The yield on 2-yr Treasuries is once again at rock-bottom levels (0.36%). This yield is a window to the market's expectations for Fed policy, since it can be equated to the expected average Fed funds rate over the next two years. With Fed funds currently at a mere 0.1%, the market obviously doesn't expect much in the way of Fed tightening over the next two years. Those expectations, in turn, flow directly from the market's collective belief that the economy is going to be dreadfully weak for a long time, thus forcing the Fed to remain ultra-accommodative. Weak growth and low yields, in other words, go hand in hand; as the above chart illustrates.
Many observers argue that the extremely low level of short-term Treasury yields is also a sign that the market expects very low inflation or deflation, but the chart below shows that in fact just the opposite is true. The bond market's inflation expectations have been on the rise, as reflected in a steeper slope between 10- and 30-yr Treasuries, and a rise in the 5-yr, 5-yr forward expected inflation rate that is embedded in Treasury and TIPS prices.
The message of the bond market also illustrates the policy conundrum that confronts the Fed: despite the most accommodative monetary policy ever, the economy is refusing to respond. The knee-jerk reaction of bureaucrats and politicians is to apply yet more stimulus when stimulus fails to work, but we've now had several years of super-accommodative monetary policy and massive fiscal spending stimulus, to no apparent effect. All we have to show for this exercise in public sector hubris is rising inflation expectations and moribund growth expectations. Which is not surprising to me, since as a supply-sider I have always thought that growth can only come from hard work, investment, and entrepreneurial risk-taking. The proper role of government is not to direct the economy's efforts, but to provide for essential services, uphold the rule of law, protect private property, and protect the purchasing power of the currency, among other (limited) things.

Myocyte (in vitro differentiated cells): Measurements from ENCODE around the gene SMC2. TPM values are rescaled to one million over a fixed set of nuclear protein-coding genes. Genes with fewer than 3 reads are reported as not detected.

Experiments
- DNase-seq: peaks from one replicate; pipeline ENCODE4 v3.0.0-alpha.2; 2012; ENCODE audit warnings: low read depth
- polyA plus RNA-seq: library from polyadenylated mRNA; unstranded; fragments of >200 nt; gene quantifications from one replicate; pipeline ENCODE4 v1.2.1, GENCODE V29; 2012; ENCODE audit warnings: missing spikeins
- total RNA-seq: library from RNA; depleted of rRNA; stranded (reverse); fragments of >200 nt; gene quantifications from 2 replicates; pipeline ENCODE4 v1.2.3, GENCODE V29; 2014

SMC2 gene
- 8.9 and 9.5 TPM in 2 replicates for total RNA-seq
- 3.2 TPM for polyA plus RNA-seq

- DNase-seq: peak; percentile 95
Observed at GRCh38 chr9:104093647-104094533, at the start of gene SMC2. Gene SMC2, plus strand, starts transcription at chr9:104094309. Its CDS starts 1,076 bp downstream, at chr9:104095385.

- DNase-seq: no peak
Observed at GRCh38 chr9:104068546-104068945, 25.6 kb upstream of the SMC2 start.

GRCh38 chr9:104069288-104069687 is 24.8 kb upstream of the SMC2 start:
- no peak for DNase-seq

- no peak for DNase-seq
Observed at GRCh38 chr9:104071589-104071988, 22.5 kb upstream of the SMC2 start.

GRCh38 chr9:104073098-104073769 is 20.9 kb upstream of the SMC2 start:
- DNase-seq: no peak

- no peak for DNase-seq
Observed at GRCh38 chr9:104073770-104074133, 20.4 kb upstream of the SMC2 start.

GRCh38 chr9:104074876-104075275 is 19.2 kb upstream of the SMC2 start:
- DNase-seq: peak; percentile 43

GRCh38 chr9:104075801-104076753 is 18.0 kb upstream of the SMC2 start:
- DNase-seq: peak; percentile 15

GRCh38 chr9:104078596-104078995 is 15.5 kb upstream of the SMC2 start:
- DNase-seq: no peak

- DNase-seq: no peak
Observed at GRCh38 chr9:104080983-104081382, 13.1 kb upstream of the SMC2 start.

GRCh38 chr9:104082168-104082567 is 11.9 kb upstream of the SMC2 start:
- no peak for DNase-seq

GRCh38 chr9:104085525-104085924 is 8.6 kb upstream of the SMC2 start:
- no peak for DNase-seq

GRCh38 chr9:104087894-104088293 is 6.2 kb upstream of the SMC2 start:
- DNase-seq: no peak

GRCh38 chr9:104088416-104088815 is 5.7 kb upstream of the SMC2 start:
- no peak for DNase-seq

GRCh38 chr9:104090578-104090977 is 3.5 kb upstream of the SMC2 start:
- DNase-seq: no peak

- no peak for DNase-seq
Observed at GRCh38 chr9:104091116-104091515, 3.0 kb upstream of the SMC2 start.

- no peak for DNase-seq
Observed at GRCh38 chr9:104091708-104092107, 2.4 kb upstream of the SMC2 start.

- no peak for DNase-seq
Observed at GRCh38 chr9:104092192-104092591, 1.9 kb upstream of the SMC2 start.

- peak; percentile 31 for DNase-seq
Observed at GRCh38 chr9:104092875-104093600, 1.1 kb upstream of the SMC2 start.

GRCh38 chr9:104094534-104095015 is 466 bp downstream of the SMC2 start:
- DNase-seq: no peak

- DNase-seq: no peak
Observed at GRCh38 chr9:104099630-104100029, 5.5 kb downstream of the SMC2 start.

So the right thing to do is not to do more of the same, but to reverse course. Tighter monetary policy would reduce inflation expectations, strengthen the dollar, punish the gold and commodity speculators, and restore investors' confidence. Reduced government spending would free up resources for the private sector to exploit and increase investment, since it would automatically reduce future expected tax burdens—and increase the expected after-tax return to risk-taking.
The bond market is trying hard to send its message to Washington. Is anyone listening?